The left’s response to the Tea Party was wrong from the start
By RICHARD ESENBERG
I am not now — nor have I ever been — a member of the Tea Party. As a lawyer, I may be too cynical to embrace any mass political movement. As an academic, coming from a world in which the quality of one’s thinking is (at least for conservatives) judged on the degree to which it is “nuanced,” I find political passion difficult. I have written here before that the government cannot save us. Neither can politics.
I am not even sure what the Tea Party is. It seems too diffuse to view as a single political organization or even as a group of organizations. It is too disparate to identify with a single set of ideological propositions.
To the contrary, the various Tea Party movements seem to have come together more around what they want to stop. They do not want an ever-expanding state. They oppose European levels of taxation. They distrust ambitious plans to centrally manage things like health care and carbon emissions. They do not regard illegal entry into the country as something that enhances our diversity.
In short, the Tea Party united behind opposition to liberal elite opinion. It set itself against not only the political left but against the values of the professional classes whose symbiotic relationship with the state and preference for “socially sophisticated” values has turned the northeast deep blue.
The Tea Party sought to assert the truths of the corner bar and backyard fence over those of the faculty lounge and the boardrooms of those who specialize in moving money around rather than in the creation of wealth.
A great many people were caught up in this opposition, and, as a result, the voters went medieval on the Democrats in this year’s midterms. The Democrats, perhaps because they are Democrats, still don’t understand why.
The political left’s response to the Tea Party was wrong from the start. It fed the perception that liberals reject the values of ordinary folk by indulging in snickering references to “teabagging” — a term for a sexual practice that is unknown to most Americans.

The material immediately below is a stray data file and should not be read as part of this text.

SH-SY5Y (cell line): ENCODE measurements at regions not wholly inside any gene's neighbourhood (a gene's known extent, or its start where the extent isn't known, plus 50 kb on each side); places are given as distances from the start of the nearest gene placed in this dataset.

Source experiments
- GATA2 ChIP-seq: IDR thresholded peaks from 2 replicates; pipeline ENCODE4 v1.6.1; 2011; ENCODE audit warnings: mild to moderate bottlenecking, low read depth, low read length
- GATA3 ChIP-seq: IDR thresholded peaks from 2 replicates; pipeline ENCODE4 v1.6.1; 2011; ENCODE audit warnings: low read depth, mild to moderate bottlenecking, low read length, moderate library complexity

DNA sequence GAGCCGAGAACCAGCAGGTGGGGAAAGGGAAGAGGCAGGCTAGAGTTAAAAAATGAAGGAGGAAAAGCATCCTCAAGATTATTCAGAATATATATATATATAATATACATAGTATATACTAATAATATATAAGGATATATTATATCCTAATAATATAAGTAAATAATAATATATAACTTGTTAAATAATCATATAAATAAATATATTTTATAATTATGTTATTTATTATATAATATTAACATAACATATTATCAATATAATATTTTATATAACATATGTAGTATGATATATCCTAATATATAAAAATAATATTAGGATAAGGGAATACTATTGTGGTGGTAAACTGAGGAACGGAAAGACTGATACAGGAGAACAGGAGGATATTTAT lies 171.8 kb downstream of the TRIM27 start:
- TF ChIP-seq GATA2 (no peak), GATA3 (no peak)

Tea Partiers were denounced as racists threatened by a black president and perhaps even wishing him harm. One major news organization beat this drum with a photo from the rear of a well-armed Tea Partier until it turned out, from a different perspective, that the man was black.
As the rallies grew, the derision stopped and was replaced by befuddlement. President Obama could not understand why the Tea Partiers opposed his rapid expansion of the state and a stimulus package that, while unpaid for, at least put money in some pockets — for a while. The Tea Party “amused” him. “You would think they’d be saying ‘thank you.’”
As the polls turned, the amusement gave way to “understanding” anger that was “misdirected.” This has been a common Democratic trope throughout my ever-lengthening adulthood. Democrats believe they lose because voters are stupid.
After all, they come offering gifts of redistribution. How can people possibly object to taking other people’s money? You’d think they’d be saying thank you.
The irony in this is that it is those ungrateful hoi polloi who have a more sophisticated understanding of the way economies work and societies thrive. They are built on initiative and cultural capital that has always rested uneasily with too much state assistance and regulation.
Americans, as opposed to much of Western Europe, have always sought to strike a balance weighted more heavily to initiative and cultural capital than the latter. It has seemed that President Obama wants to materially alter that balance.
The voters, led by the enthusiasm of the Tea Party, have made clear that they do not believe in that change. There is, it turns out, nothing the matter with Kansas or, as we have just seen, Wisconsin, Indiana, Ohio, Pennsylvania and just about everywhere else but California and New York.
Perhaps the Tea Party movement can be best explained by its antithesis. In a blatantly political use of taxpayer funds, the Obama administration put together an infomercial with the iconic actor Andy Griffith praising the way in which the new health care bill would affect Medicare.
Ol’ Andy gives us the impression that there is no greater pleasure in life than pulling up a comfortable chair next to your bloodhound and “going through” what the government proposes to give you.
I understand people love their Medicare. But there was something sad and infantile in Griffith’s delight (“it’s music to my ears”) at the way in which the government proposes to take care of us. Obama’s mistake was in promising too much. The Tea Party’s victory was in saying “no, you can’t.” n
Richard Esenberg is a visiting assistant professor of law at Marquette University. He blogs at Shark and Shepherd.